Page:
"The primary conclusion of this study is that there is not a higher mortality in women than men following a heart attack (when adjusted for severity of disease and co-morbidities)," said Nissen. "Accordingly, the study does not suggest a different strategy in women with heart attack. It appears that 'what is good for the goose is also good for the gander.'"
Yet other doctors point out that the study couldn't explain why women had their heart attacks at an older age, and in worse health in the first place. Moreover, doctors wondered whether there are still important differences to note about men and women leading up to the heart attack, if not in the 30 days that follow.
"This study tells us that even in this era of highly sophisticated diagnostic and treatment modalities for heart attack that women's heart disease is different from that seen in men and that women still fare worse," said Dr. Malissa Wood, of the cardiac unit of Massachusetts General Hospital in Boston.
"I believe that the big differences start before the heart attack ever happens," said Wood. "Once a woman presents with a heart attack and is of advanced age with diabetes and high blood pressure and their associated complications (blood vessel disease, kidney disease) the horse is out of the barn."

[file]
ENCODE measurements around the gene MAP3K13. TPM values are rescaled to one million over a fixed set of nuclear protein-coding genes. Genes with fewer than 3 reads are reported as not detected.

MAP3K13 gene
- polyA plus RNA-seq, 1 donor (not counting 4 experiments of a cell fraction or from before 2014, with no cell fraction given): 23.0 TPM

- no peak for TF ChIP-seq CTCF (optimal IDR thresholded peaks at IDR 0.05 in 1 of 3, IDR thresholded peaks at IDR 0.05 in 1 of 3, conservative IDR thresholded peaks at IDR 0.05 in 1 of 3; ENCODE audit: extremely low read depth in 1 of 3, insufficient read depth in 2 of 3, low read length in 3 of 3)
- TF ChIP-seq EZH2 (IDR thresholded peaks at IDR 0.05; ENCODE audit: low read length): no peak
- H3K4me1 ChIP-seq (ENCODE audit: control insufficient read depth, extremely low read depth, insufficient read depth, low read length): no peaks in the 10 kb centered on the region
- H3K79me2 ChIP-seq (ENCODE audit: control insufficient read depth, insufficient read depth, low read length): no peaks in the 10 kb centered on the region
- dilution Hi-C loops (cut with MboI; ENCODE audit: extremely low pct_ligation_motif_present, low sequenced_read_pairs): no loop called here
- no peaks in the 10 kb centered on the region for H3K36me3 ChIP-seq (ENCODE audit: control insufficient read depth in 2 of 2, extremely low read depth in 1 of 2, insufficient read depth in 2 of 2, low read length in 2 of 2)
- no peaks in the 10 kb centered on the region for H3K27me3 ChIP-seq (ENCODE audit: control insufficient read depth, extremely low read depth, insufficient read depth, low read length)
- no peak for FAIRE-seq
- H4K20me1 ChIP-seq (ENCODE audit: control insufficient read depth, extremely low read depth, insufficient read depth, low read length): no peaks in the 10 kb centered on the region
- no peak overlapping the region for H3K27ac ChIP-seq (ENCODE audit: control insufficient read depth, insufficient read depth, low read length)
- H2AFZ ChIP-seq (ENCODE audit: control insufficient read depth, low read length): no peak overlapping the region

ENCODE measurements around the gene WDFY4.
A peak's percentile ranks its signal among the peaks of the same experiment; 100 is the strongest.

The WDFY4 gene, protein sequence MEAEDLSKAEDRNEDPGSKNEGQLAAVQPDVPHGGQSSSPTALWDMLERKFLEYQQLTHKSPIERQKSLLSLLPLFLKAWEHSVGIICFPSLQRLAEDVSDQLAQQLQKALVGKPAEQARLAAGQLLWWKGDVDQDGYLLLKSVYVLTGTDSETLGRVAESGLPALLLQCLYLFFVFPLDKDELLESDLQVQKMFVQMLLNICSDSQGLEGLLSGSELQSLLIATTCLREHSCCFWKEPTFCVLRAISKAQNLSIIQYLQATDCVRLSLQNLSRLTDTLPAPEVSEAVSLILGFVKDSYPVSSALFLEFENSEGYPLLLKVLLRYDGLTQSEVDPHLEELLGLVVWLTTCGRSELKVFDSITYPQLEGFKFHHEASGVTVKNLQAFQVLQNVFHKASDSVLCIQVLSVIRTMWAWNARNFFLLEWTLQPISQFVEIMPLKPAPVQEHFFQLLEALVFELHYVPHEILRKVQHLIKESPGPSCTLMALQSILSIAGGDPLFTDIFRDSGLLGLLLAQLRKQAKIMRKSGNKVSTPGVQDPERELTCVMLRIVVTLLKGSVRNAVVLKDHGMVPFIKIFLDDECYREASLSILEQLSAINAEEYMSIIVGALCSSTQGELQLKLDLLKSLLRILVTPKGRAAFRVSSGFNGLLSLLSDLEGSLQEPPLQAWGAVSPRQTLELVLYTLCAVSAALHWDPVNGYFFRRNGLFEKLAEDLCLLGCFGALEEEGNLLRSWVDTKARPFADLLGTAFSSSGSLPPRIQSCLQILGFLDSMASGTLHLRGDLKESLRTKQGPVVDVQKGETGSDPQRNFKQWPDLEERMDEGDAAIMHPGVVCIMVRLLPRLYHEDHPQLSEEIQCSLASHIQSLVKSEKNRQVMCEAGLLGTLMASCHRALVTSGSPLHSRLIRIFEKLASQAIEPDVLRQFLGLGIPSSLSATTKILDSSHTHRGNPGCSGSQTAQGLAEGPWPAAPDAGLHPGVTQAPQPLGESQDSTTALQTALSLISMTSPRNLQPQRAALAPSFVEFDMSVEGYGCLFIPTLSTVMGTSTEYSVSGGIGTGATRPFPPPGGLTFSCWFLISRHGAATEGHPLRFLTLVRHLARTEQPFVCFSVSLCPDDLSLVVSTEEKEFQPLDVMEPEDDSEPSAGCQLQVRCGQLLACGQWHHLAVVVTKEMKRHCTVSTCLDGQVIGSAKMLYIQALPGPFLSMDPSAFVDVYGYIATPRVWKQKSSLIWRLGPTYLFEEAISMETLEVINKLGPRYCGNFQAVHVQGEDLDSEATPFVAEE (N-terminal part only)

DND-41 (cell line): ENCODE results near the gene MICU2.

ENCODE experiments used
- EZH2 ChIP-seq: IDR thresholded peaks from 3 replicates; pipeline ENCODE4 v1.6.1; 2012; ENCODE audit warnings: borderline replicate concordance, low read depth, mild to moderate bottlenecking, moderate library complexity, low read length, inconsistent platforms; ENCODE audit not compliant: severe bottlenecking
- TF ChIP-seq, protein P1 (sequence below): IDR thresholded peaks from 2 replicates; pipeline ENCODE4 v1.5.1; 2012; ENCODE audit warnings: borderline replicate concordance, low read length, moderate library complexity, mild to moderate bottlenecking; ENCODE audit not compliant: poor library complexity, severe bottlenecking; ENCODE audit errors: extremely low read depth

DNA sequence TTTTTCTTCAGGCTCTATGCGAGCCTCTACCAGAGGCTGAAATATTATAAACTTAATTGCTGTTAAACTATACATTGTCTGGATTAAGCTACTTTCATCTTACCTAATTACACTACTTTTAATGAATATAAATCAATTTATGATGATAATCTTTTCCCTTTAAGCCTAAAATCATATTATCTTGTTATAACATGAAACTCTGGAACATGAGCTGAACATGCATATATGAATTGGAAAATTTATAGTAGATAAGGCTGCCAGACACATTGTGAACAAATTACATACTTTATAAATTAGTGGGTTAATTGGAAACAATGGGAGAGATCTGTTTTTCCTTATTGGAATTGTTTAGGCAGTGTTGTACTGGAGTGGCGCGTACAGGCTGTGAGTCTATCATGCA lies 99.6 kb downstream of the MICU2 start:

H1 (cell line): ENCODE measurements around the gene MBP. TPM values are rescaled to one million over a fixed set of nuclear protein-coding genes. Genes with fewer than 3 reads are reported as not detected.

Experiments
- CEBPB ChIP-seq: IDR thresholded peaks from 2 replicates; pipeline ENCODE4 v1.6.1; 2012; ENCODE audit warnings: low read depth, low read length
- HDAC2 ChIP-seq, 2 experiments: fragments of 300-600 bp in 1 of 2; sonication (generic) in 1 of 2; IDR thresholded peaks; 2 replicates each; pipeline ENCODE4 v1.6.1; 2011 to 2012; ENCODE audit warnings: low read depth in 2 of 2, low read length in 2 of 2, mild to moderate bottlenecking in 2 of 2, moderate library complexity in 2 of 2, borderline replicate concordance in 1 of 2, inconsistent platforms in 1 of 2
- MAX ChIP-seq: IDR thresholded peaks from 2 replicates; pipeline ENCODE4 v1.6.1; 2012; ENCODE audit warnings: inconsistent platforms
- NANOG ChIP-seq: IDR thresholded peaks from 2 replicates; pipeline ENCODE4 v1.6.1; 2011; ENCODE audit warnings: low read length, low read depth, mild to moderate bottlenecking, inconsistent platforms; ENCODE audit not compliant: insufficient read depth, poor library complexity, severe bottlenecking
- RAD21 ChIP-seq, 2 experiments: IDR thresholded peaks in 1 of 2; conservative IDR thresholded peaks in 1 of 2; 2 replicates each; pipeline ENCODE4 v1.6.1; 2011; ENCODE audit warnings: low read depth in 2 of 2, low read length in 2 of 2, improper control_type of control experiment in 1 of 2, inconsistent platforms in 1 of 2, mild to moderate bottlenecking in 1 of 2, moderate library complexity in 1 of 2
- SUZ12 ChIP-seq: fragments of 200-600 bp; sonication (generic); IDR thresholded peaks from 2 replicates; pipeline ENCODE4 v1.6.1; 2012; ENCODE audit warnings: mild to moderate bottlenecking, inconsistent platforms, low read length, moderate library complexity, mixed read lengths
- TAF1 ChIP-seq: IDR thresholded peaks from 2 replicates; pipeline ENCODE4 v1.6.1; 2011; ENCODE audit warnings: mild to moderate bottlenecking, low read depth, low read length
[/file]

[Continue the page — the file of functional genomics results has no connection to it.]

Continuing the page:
Volpe was only 38 when she had a heart attack. Despite her young age, she experienced some of the worst troubles that seem to affect women who have heart disease. First nobody could recognize her symptoms, and then nobody believed it when she had a heart attack.
"I was very tired, I was very fatigued. I was so tired I thought I was pregnant," said Volpe.
Volpe also occasionally went into dizzy spells, she got out of breath and she would experience chest pain. Her primary care doctor performed some tests -- an EKG and an echocardiography -- but when those came up normal Volpe's doctor suggested anti-anxiety medication.
"She had thought that I was suffering from a generalized anxiety disorder -- I was thinking the only thing that I'm anxious about is that I'm having chest pains," said Volpe.
Another round of tests at a gastrointestinal specialist couldn't explain her chest pains, so Volpe tried to relax with the occasional chest pain.
Then, on March 31, 2007 at a family birthday party she had a heart attack.
"At the ER, the cardiologist said we need to get to her out of here, she's having a massive heart attack and my husband said 'are you kidding,'" said Volpe.
Volpe now lives with four stents and must take a variety of medications for life.
"I wish I had the guts to say I want to see a cardiologist earlier," said Volpe, a mother of two school-age children. "Being so young, I was afraid to say I'd like to see a cardiologist."
More, Volpe wishes she had taken better care of herself.
"That's the huge thing. I really wish that I had taken better care of myself. You always think you have time. I don't have to worry about that until I'm older, but you're back pedaling," she said. "Every time I get on the treadmill I think I don't feel like it but this is what I have to do."